Is There Such A Thing As Banking Secrecy Anymore?

By Global Tax Weekly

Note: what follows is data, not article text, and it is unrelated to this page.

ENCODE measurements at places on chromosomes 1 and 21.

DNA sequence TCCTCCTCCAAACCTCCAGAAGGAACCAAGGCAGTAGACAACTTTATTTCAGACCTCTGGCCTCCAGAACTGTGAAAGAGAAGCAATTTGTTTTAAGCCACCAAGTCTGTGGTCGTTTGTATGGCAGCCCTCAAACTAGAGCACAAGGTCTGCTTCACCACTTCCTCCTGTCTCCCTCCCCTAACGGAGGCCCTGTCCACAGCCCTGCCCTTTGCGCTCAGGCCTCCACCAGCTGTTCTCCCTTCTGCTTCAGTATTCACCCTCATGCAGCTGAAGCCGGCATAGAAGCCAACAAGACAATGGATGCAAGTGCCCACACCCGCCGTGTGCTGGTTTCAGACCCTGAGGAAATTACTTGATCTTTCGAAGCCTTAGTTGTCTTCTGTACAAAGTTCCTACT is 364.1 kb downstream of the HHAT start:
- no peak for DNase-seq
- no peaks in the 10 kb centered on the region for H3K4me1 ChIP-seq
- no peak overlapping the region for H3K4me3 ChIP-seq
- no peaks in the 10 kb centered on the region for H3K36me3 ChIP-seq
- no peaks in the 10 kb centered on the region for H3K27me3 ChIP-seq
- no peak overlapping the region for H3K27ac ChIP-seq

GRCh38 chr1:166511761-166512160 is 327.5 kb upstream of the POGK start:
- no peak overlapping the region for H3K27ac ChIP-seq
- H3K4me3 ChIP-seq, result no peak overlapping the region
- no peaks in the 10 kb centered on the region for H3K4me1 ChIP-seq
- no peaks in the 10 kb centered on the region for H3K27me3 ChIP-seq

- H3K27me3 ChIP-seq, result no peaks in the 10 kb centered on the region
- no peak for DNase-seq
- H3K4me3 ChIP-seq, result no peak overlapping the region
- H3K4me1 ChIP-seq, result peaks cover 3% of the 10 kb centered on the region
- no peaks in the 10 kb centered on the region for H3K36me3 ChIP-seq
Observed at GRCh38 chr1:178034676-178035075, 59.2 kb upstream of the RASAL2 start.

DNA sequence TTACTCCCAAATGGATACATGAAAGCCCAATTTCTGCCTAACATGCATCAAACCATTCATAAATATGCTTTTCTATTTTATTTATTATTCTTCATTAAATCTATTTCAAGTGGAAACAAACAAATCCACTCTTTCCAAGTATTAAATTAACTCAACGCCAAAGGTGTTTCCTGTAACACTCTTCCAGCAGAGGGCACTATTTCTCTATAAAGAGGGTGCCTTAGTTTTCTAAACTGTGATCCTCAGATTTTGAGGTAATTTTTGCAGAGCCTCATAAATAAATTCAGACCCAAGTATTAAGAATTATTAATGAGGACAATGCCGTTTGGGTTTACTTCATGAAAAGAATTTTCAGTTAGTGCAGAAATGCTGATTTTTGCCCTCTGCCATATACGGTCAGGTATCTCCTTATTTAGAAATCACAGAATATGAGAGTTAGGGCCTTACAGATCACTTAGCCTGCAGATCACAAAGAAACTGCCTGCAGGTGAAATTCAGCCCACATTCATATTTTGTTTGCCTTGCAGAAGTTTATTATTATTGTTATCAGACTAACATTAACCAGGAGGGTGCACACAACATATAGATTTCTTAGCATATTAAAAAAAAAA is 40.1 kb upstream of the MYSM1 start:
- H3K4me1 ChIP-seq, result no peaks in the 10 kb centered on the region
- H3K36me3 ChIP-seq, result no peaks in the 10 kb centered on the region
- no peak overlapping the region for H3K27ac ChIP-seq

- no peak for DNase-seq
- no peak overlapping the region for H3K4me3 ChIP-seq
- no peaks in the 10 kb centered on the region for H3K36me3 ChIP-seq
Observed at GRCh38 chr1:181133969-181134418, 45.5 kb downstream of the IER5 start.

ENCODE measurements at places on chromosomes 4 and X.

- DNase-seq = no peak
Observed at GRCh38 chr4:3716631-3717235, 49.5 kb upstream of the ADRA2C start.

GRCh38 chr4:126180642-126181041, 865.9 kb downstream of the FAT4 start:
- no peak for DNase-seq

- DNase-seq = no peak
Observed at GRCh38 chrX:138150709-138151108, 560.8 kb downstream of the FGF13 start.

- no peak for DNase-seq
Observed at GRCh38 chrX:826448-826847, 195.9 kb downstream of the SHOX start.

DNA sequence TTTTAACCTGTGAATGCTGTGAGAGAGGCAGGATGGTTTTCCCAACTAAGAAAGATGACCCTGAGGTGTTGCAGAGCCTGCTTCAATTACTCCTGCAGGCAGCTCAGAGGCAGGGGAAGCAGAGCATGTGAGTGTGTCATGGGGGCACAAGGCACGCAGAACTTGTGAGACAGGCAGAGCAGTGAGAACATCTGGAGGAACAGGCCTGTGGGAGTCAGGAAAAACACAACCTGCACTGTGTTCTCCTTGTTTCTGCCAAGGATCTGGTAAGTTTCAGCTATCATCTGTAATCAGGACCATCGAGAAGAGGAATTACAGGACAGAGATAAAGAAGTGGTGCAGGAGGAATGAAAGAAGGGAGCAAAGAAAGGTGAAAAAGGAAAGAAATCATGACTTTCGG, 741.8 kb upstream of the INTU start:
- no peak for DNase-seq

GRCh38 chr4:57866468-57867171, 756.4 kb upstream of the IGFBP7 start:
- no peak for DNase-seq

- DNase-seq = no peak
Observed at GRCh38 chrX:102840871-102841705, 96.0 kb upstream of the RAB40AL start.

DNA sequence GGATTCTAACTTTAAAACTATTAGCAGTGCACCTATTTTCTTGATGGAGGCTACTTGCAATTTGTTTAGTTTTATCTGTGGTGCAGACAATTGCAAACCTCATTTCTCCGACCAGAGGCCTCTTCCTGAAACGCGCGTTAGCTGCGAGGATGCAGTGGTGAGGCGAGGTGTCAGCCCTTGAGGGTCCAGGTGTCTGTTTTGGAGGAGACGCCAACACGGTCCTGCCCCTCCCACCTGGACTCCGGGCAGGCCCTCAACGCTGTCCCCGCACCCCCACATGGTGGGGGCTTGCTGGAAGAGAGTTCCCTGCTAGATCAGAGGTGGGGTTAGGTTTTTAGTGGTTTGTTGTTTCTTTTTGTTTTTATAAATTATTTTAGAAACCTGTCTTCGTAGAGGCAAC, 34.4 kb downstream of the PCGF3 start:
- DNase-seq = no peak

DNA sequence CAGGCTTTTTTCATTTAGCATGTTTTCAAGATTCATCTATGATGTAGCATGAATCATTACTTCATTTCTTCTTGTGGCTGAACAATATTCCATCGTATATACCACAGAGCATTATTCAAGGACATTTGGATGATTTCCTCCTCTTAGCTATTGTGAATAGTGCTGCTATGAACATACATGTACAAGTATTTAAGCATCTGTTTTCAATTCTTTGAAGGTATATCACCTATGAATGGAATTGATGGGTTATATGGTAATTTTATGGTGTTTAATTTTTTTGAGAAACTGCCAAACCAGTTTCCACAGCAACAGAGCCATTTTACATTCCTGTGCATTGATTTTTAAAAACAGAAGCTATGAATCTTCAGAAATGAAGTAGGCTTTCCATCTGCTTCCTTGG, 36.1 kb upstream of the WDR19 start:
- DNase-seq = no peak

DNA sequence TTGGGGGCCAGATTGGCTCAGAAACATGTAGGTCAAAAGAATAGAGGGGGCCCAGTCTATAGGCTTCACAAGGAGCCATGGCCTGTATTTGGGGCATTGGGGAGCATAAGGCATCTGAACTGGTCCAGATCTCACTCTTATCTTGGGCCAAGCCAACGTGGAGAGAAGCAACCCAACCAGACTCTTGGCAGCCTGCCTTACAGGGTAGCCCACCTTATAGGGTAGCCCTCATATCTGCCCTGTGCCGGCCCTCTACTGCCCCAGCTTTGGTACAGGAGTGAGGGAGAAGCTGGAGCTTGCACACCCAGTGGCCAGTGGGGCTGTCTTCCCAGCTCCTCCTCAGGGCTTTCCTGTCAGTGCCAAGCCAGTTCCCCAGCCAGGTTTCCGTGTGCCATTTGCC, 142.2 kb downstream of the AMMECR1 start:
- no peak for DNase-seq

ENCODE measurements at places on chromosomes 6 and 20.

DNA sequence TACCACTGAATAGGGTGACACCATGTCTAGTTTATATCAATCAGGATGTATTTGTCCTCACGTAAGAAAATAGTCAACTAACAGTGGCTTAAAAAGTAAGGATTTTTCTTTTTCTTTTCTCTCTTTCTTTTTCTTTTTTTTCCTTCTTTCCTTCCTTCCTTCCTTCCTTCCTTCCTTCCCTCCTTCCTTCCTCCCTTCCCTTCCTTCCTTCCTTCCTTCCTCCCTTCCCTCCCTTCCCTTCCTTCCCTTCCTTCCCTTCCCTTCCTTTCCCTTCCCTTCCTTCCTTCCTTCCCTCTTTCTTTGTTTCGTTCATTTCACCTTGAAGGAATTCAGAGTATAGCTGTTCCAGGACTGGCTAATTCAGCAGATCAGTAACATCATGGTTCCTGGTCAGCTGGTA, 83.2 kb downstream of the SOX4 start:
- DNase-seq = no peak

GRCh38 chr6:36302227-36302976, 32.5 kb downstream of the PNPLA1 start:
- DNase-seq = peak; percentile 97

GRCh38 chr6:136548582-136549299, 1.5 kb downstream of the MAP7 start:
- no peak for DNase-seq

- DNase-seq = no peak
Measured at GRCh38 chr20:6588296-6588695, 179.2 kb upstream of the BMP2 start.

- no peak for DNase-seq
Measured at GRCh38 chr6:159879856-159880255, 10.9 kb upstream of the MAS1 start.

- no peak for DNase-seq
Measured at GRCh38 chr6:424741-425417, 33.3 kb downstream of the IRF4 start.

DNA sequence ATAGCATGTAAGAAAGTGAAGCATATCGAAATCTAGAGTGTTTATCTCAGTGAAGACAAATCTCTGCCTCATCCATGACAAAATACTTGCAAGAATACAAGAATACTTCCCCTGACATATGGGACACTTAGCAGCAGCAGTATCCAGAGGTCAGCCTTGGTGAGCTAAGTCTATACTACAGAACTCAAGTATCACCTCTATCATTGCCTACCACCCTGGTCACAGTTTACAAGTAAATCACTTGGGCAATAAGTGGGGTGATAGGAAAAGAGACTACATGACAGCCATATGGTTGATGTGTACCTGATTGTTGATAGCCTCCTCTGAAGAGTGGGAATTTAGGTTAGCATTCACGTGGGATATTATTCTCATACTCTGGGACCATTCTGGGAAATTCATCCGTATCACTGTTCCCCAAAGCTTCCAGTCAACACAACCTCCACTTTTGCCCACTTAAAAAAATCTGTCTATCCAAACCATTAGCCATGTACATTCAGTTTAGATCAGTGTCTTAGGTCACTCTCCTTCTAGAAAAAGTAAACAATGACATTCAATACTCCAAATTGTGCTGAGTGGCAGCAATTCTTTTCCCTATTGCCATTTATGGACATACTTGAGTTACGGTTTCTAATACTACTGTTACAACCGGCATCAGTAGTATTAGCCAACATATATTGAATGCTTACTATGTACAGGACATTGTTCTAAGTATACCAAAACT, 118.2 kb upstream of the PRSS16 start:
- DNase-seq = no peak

It’s certainly debatable. In Switzerland, still the epicenter of the private banking world, confidentiality laws remain on the statute books. But this fundamental pillar of the Swiss legal system is undoubtedly being weakened as Berne acquiesces to the transparency demands of foreign nations and plurilateral organizations, the latest of which was the joint declaration by Switzerland and Australia on the implementation of automatic information exchange in tax matters. Not that Switzerland can really be condemned for giving ground. It has been surrounded by the massed ranks of the world’s tax inspectors for a number of years, and generally it hasn’t given in without putting up a good fight. These days the phrase “banking secrecy” is used in a pejorative way, alongside other uncomplimentary descriptors of wealth management and offshore finance, like “tax haven,”, and many people would probably denounce me for defending it. But in the hysteria that accompanies each new tax avoidance scandal in Europe, North America, and elsewhere, people tend to overlook the inexorable erosion of individual privacy brought about by each new international transparency initiative. I’d be interested to know how many of the government ministers who routinely praise the work of the OECD in this area have grasped what automatic exchange of information actually entails. Briefly, let me explain: “automatic” exchange of information means the periodic and bulk transmission of personal data between tax and other authorities, as opposed to information sent by one jurisdiction to another on request when there is sufficient grounds to suspect somebody of tax evasion. So it doesn’t really matter whether you’re guilty of anything or not anymore. Your precious personal and financial information could soon be beamed around the world without your consent, or, indeed, your knowledge. Not only this, we know how easy it is these days for data to leak, by accident, by design or by the sheer incompetence of the authority entrusted to secure the information. Is this a price worth paying to catch what is surely a relatively small number of people determined to evade tax? You probably know where I stand.

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